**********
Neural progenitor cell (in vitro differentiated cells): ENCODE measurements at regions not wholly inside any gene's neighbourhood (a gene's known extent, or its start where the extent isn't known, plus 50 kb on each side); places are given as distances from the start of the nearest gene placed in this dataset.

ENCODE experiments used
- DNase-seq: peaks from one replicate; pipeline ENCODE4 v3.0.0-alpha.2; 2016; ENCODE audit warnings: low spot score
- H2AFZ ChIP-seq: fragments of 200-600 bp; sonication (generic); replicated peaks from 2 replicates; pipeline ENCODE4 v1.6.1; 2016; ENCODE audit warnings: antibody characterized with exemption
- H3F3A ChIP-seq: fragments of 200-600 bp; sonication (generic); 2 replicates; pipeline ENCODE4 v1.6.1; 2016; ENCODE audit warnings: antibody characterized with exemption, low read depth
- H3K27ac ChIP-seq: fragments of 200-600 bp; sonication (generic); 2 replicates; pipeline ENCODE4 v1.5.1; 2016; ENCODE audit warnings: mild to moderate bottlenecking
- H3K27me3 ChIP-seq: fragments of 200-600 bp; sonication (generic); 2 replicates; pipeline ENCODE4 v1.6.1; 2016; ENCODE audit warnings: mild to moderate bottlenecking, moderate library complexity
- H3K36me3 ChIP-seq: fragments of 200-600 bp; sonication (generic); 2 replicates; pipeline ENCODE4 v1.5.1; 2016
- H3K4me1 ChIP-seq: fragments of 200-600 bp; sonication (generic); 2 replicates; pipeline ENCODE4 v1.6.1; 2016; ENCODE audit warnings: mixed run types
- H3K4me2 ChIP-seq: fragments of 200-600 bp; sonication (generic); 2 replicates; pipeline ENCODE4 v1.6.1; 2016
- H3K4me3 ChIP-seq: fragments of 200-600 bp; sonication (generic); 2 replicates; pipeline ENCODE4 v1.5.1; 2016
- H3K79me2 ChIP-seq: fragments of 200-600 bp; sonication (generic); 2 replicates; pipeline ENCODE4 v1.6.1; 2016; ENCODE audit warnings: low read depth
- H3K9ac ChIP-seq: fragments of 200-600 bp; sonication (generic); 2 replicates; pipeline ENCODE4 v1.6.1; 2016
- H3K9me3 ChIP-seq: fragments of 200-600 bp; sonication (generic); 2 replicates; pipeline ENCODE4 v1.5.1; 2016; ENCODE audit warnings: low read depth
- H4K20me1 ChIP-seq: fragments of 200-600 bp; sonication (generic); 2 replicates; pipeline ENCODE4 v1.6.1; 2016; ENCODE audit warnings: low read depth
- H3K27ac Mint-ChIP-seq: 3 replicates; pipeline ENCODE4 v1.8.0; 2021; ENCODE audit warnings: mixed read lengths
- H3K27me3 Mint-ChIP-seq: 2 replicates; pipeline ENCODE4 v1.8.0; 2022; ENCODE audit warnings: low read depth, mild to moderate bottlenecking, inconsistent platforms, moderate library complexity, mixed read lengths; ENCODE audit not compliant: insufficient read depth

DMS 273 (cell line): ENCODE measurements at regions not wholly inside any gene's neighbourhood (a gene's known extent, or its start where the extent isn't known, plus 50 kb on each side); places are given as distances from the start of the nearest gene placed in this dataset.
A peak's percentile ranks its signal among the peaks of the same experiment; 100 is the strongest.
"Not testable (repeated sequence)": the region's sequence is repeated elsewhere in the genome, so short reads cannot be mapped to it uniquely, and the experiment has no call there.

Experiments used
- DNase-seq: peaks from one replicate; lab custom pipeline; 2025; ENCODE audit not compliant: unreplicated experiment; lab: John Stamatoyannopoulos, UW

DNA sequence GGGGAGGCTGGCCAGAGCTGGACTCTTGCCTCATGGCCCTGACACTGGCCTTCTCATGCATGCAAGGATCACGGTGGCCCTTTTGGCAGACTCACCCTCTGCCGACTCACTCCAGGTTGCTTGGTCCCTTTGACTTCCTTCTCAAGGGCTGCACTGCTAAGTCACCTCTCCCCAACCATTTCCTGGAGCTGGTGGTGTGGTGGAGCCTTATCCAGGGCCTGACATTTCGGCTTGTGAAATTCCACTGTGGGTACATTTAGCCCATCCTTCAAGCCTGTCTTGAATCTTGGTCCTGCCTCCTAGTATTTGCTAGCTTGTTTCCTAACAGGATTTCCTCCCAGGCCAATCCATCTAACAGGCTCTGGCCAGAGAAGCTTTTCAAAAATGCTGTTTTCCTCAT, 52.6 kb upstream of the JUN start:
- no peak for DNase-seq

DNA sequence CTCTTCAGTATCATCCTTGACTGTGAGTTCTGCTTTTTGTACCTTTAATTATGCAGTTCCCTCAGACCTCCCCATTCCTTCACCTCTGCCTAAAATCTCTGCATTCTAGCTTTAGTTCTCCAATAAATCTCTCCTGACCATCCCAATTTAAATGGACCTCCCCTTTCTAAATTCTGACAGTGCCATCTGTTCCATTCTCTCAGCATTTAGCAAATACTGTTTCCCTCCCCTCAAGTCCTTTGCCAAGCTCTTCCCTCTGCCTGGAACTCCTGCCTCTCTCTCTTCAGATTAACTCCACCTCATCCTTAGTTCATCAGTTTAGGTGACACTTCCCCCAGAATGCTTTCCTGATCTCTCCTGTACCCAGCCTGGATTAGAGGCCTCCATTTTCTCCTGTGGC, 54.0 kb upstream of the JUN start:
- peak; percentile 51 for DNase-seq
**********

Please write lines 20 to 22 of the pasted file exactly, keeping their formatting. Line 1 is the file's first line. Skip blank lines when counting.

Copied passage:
"Not testable (repeated sequence)": the region's sequence is repeated elsewhere in the genome, so short reads cannot be mapped to it uniquely, and the experiment has no call there.

Experiments used
- DNase-seq: peaks from one replicate; lab custom pipeline; 2025; ENCODE audit not compliant: unreplicated experiment; lab: John Stamatoyannopoulos, UW